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Thirty One Years Ago Today Stevie Wonder’s Music Was Banned In South Africa

Stevie Wonder's public support for Nelson Mandela prompted the apartheid regime to censor his music.


In his 1985 Oscar speech for “I Just Called To Say I Loved You” Stevie Wonder accepted the statuette on behalf of Nelson Mandela before moving on to thank Dionne Warwick and Gene Wilder.

A fleeting moment, perhaps, but for the white supremacist regime in South Africa it was enough to issue a broadcast ban on Wonder’s music. But Stevie Wonder’s connection to the anti-apartheid struggle went deeper than just the one speech. The same year—1985—Wonder hired exiled South African musicians to play on the song “It’s Wrong (Apartheid)" for the album “In Square Circle.”

Earlier that year, on Valentine’s day, he was arrested during an anti-apartheid protest in Washington DC, telling the Washington Post that he was guilty of being "a conscientious criminal for world equality and against racial oppression and apartheid." It looked liked this.

Less than four months after the ban, South African President P.W. Botha would announce a state of emergency, giving the police and military broad powers to implement curfews, censor the media and detain people without trial. A violent crackdown on black South Africans ensued. By 1988, 30,000 people had been detained and many tortured.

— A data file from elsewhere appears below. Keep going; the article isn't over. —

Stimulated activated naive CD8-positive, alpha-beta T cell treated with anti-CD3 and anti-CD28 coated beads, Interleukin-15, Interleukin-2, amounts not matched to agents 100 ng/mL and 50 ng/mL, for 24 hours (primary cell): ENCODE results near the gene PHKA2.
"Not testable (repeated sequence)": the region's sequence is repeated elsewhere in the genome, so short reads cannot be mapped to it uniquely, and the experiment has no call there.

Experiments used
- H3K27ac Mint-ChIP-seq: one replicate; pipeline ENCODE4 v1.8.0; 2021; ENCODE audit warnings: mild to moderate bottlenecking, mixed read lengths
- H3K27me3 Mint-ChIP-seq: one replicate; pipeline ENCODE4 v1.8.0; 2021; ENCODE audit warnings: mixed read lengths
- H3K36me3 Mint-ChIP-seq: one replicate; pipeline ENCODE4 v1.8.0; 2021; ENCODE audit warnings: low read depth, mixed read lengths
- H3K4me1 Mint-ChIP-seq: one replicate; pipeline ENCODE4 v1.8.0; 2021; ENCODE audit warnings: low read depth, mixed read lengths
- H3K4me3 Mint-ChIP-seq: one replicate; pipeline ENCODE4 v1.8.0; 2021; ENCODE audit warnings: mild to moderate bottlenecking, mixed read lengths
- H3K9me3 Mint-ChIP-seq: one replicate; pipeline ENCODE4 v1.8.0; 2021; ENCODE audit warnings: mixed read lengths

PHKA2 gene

In 1997, Wonder would get to sing Happy Birthday to, now President, Mandela on his 80th birthday

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Photo credit should read KELVIN IKPEA/AFP via Getty Images

The Netherlands Returns Nigeria's Centuries-Old Stolen Artefact

The Netherlands has returned to Nigeria a 600-year-old stolen artefact, the Ife Terracotta, which has been received by Nigeria's Minister of Information and Culture, Alhaji Lai Mohammed.

According to The Guardian Nigeria, the Netherlands has returned a 600-year-old artefact to Nigeria. This comes after the artefact was reportedly smuggled using fraudulent papers through Ghana to the Dutch country. Netherlands ambassador to Nigeria, Harry van Dijk, handed over the Ife Terracotta to Alhaji Lai Mohammed, Nigeria's Minister of Information and Culture. The repatriation of the small but "priceless" Ife Terracotta has been a long journey considering it was reportedly smuggled out of Nigeria in 2019.

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